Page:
BEIJING — A groundbreaking agreement struck Nov. 12 by the United States and China puts the world’s two worst polluters on a faster track to curbing the heat-trapping gases blamed for global warming.
With the clock ticking on a worldwide climate treaty, the two countries sought to move beyond their troubled history as environmental adversaries and spur other nations.
The U.S., a chief proponent of the prospective treaty, is setting an ambitious new goal to stop pumping as much carbon dioxide into the air.
China, whose appetite for cheap energy has grown along with its burgeoning economy, agreed for the first time to a self-imposed deadline of 2030 for when its emissions will top out.
Yet it wasn’t clear how either the U.S. or China would meet their goals, nor whether China’s growing emissions until 2030 would negate any reductions in the U.S.
Still, the dual announcements from President Barack Obama and Chinese President Xi Jinping, unveiled in Beijing, came as a shock to environmentalists who had pined for such action but suspected China’s reluctance and Obama’s weakened political standing might interfere.
In Washington, Republicans were equally taken aback, accusing Obama of saddling future Presidents with an unrealistic burden.
In fact, the deal had been hashed out behind the scenes for months. U.S. officials said U.S. Secretary of State John Kerry floated the idea during a visit to China in February, and Obama followed up by writing Xi in the spring to suggest that the world’s two largest economies join forces.
Obama pressed the issue again during a meeting with China’s Vice Premier on the sidelines of a U.N. climate summit in September, and the two countries finally sealed the deal late Nov. 11 — just in time to announce it in grand fashion at the Great Hall of the People as Obama’s trip to China was coming to an end.
“This is a major milestone in the U.S.-China relationship,” Obama said, with Xi at his side. “It shows what’s possible when we work together on an urgent global challenge.”
But Obama’s opponents in Congress balked, dismissing the new U.S. target as “job-destroying red tape” that would squeeze the middle class.
“This unrealistic plan that the president would dump on his successor would ensure higher utility rates and far fewer jobs,” said Sen. Mitch McConnell, R-Ky., who is set to become the majority leader early next year.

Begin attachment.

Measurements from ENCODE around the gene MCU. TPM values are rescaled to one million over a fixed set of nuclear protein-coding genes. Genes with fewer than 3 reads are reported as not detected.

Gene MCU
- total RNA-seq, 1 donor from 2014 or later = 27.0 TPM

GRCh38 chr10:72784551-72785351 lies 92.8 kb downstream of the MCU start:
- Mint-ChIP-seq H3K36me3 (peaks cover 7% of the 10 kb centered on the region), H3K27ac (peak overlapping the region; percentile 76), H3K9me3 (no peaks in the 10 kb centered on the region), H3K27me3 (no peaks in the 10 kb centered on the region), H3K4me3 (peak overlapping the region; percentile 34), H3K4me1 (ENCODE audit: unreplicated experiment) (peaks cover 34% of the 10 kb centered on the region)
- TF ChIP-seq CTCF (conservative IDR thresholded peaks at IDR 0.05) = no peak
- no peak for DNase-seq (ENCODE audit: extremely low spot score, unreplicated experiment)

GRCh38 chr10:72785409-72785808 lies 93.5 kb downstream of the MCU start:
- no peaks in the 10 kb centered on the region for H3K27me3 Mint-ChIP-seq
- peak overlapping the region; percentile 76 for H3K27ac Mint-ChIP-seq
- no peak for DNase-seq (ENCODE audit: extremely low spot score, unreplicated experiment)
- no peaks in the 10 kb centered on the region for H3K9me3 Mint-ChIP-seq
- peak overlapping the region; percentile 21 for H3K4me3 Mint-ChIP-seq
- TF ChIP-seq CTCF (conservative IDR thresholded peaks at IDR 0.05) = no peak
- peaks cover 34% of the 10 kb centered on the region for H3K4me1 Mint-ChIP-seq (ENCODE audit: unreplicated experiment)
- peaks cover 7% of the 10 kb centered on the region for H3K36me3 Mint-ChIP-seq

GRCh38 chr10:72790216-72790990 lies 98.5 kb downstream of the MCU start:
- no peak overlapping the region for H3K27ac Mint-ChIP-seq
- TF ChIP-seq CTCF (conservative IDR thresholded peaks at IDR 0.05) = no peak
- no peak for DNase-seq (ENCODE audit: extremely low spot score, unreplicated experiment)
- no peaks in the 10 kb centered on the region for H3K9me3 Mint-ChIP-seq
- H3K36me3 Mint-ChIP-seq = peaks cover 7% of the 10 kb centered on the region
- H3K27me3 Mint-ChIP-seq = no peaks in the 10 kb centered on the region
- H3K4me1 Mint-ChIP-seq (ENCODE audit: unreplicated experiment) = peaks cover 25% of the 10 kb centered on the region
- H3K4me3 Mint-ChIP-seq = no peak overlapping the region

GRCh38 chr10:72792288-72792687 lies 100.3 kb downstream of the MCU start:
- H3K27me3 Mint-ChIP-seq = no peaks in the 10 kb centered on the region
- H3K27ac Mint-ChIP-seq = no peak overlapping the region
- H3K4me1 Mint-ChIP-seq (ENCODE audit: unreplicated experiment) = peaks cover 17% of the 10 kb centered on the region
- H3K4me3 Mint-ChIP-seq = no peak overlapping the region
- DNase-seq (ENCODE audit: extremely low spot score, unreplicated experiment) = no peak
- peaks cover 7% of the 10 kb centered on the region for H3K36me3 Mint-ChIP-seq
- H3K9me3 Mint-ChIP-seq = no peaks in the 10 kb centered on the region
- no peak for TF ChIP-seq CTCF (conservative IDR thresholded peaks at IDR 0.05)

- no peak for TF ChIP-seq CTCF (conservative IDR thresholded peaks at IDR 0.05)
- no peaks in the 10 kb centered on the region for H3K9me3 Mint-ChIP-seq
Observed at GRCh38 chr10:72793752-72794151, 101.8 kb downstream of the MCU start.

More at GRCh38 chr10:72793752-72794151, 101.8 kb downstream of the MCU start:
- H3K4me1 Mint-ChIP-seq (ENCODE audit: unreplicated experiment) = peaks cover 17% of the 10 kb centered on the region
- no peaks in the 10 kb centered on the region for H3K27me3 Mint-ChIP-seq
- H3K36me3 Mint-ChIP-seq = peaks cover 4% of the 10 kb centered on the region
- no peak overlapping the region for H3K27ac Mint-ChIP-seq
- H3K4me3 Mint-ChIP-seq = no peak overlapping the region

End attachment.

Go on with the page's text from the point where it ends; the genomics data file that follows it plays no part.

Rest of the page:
Under the agreement, Obama set a goal to cut U.S. emissions between 26 and 28 percent by 2025, compared with 2005 levels.
Officials have said the U.S. is already on track to meet Obama’s earlier goal to lower emissions 17 percent by 2020, and that the revised goal meant the U.S. would be cutting pollution roughly twice as fast during a five-year period starting in 2020.
China, whose emissions are growing as it builds new coal plants, set a target for its emissions to peak by about 2030 — earlier if possible — with the idea being that its emissions would then start falling.
Although that goal still allows China to keep pumping more carbon dioxide for the next 16 years, it marked an unprecedented step for Beijing, which has been reluctant to be boxed in on climate by the global community.
“This is, in my view, the most important bilateral climate announcement ever,” said David Sandalow, a former top environmental official at the White House and the Energy Department.
World leaders who have been pressing for a global climate treaty heralded the deal, with U.N. Secretary-General Ban Ki-moon urging all other nations to follow Obama’s and Xi’s lead by announcing their own emissions targets by early next year.
Former Vice President Al Gore, a prominent environmentalist, called the Chinese move “a signal of groundbreaking progress from the world’s largest polluter.”
Scientists have pointed to the budding climate treaty, intended to be finalized next year in Paris, as a final opportunity to get emissions in check before the worst effects of climate change become unavoidable. Each nation is supposed to pledge to cut emissions by a specific amount, although negotiators are still haggling over whether those contributions should be binding.
Last month, the European Union said it would cut its emissions 40 percent by 2030, compared to 1990 levels. Taken together, the U.S, China and the EU account for more than half of global emissions, and there were already indications that the world’s next-biggest emitter — India — might be feeling the pressure.
“The international community will now expect India to make some firm commitments,” said Jairam Ramesh, the former head of India’s Environment Ministry.
Developing nations like India and China have long balked at being on the hook for climate change as much as wealthy nations like the U.S. that have been polluting for much longer.
But China analysts said Beijing’s willingness to cap its future emissions and to put Xi front and center signaled a significant turnaround.
For Obama, the fight against climate change has become a central facet of the legacy he hopes to leave. Facing opposition in Congress, Obama has sought to bypass lawmakers through emissions regulations on power plants and vehicles. His aides say his audacity on those fronts has boosted his credibility on climate change overseas.
In China, the smog-laden skies over its cities have become a source of embarrassment that the government has sought to obscure.
Ahead of the economic summit that brought Obama and other leaders to Beijing, authorities shut down factories, banned wood fires and kept half the cars off the road.
By Josh Lederman. AP writers Jack Cheng, Christopher Bodeen and Julie Pace in Beijing, Dina Cappiello in Washington, and Katy Daigle in New Delhi contributed to this report